7 Minutes with: gr.dano
Two looks from gr.dano's spring 2008 collection
Two looks from gr.dano's fall 2008 collection
Fresh from showing their fall 2008 collection in New York, Jill Giordano and Brian Scheyer, the duo behind SF-based women’s wear line gr.dano, caught up with 7x7 recently to dish about their new collection, life in Sausalito and what it’s like to work with your mate.
How have you combined your creative backgrounds to create the line?
JG: I graduated from the Academy of Art University in 2004 with a degree in fashion design. Working at small apparel companies in the Bay Area gave me hands-on experience in the field and helped me to make valuable contacts.
BS: I graduated from Savannah College of Art and Design in 1993 with a degree in Graphic Design. The combination of our two disciplines allows us to create a contrasting and unique design sensibility.
Do you ever find it challenging to live and work with each other?
JG: Brian and I have been together for eight years and we’ve been producing the gr.dano line for four years now. We collaborate well together and don’t compete creatively. We can go into a fabric store separately and meet up later with the same fabric swatches in our hands. We have similar tastes, but bring our own backgrounds into the collection.
What influenced you to design in the Bay Area?
JG: I’m from New York and Brian is from Georgia. We moved here separately during the dot-com boom and met shortly afterwards. The natural beauty of the Bay Area, as well as the independence and creativity of the people here is the primary reason we both moved here.
BS: We knew it would be easier for us if we moved to LA or NY, but we loved it here and wanted to make it work. We plan to stay here to continue designing and producing our collection locally.
Most of the designs are structured and straightforward – what’s your primary source of inspiration?
JG: We’re actually inspired quite a bit by architecture, as well as art, photography, theater and more. It’s the creativity of others that inspires us. We’re always keeping our eyes open for that next spark of inspiration.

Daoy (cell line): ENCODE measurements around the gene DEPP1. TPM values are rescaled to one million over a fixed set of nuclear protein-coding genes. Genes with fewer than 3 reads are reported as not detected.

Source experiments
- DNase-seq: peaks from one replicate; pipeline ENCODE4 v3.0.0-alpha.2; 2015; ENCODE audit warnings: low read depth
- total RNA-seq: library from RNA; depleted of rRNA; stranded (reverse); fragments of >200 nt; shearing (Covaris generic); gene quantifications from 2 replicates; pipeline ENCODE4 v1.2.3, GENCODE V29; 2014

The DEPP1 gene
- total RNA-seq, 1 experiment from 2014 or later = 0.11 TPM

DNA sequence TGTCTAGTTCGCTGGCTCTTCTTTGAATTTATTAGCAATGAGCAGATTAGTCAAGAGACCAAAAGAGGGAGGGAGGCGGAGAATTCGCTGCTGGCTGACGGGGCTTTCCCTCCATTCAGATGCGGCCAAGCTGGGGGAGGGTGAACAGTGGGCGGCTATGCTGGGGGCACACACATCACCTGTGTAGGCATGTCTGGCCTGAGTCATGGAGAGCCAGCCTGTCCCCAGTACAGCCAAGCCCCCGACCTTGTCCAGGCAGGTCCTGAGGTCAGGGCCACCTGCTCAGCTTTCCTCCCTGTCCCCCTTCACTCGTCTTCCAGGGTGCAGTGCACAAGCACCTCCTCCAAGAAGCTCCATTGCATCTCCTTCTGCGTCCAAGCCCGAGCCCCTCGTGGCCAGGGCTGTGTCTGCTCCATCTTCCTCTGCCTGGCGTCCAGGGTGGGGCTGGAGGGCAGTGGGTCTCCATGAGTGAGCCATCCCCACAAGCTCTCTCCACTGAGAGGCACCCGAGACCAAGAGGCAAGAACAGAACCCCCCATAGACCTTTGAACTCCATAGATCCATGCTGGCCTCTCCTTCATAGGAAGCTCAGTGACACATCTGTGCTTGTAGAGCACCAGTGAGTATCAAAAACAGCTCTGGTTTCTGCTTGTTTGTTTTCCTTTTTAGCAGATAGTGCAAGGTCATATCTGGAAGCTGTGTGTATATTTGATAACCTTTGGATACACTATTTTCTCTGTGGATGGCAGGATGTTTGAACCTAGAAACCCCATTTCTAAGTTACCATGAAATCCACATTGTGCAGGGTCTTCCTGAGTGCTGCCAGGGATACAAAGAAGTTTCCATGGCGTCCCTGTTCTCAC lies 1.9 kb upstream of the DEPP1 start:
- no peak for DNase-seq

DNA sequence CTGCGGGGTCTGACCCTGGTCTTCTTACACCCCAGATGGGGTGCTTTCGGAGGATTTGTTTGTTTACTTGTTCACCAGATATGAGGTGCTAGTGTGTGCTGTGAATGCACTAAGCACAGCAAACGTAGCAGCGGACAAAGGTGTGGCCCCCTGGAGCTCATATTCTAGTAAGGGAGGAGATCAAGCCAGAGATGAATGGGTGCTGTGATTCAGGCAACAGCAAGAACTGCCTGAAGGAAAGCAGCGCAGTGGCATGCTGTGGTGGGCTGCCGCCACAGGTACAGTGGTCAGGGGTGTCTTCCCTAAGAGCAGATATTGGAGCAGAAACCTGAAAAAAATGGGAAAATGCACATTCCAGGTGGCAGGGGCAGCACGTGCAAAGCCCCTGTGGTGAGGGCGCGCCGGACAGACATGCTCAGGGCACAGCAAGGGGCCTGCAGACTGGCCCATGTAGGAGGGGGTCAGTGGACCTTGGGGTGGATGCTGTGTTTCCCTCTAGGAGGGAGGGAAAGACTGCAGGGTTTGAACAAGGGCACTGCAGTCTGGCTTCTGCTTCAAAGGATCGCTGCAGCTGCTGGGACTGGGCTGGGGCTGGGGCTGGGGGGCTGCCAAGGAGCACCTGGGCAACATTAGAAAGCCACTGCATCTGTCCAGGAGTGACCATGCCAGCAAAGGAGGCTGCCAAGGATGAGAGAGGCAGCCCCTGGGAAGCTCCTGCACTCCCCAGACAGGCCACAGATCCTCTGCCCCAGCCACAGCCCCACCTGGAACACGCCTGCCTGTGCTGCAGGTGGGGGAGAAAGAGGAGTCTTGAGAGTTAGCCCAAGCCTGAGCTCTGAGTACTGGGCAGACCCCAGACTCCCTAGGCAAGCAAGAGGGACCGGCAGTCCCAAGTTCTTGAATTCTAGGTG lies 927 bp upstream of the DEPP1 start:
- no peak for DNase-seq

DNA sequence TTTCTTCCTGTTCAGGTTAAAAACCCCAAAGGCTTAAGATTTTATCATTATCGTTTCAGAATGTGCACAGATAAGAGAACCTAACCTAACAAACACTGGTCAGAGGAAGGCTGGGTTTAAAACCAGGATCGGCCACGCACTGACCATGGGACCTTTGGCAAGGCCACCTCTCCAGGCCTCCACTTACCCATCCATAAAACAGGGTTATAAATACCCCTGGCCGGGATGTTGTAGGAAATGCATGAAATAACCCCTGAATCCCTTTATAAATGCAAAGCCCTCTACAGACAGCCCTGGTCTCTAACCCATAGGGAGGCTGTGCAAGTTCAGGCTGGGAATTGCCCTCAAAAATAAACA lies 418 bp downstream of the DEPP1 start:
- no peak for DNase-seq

For spring ‘08, there was a lot of layering in the line. What was the main inspiration for that collection?
BS: A book called “How to Wrap an Egg” inspired the spring collection. The book showcases natural containers used in Asian markets to carry food (bamboo, leaves, baskets, etc). Everything was made from nature, but the structures had a modern, architectural look.
JG: We wanted to do the same with the collection – wrap and contain the body with beautiful and structured shapes.
For fall ‘08, you have two different collections. What's the difference between the two?
BS: The entire collection was inspired by the illustrations of Edward Gorey. His books have a somber, nonchalant mood. He uses textures to create interest, which is what we did with the collection.
JG: The Treehorn collection is more sculptural, draped and dramatic. There’s texture and interest without the use of prints or dramatic color. The Willowdale collection has a more classic, structured feel. Many of Gorey‘s characters have a quiet intensity, which is how we wanted this collection to look. The overall look is polished and sophisticated, but the details show expert tailoring and finishing.
Where do you hang out when you’re not at home or working in the studio?
BS: We live in Sausalito and work in San Francisco. There’s nothing better than spending our days in the city and coming home to the comfort and quiet of Sausalito. It truly is the best of both worlds.
JG: In SoMa, we like to grab a cup of coffee from Philz Coffee near Cal Train and just walk around the neighborhood. Especially in South Park – you can get a great salad at South Park Café, a hair cut at Grasshopper, and a drink at 21st Amendment.
Where do you sell the line in the Bay Area?
BS: We sell the entire gr.dano line at 440 Brannan Studio. Other Bay Area boutiques that carry the line are Paparazzi in San Francisco, Morning Glory in Burlingame and Betty Ann in Marin, although our line is currently sold throughout the U.S. in specialty stores and boutiques.
All images courtesy of Drake White.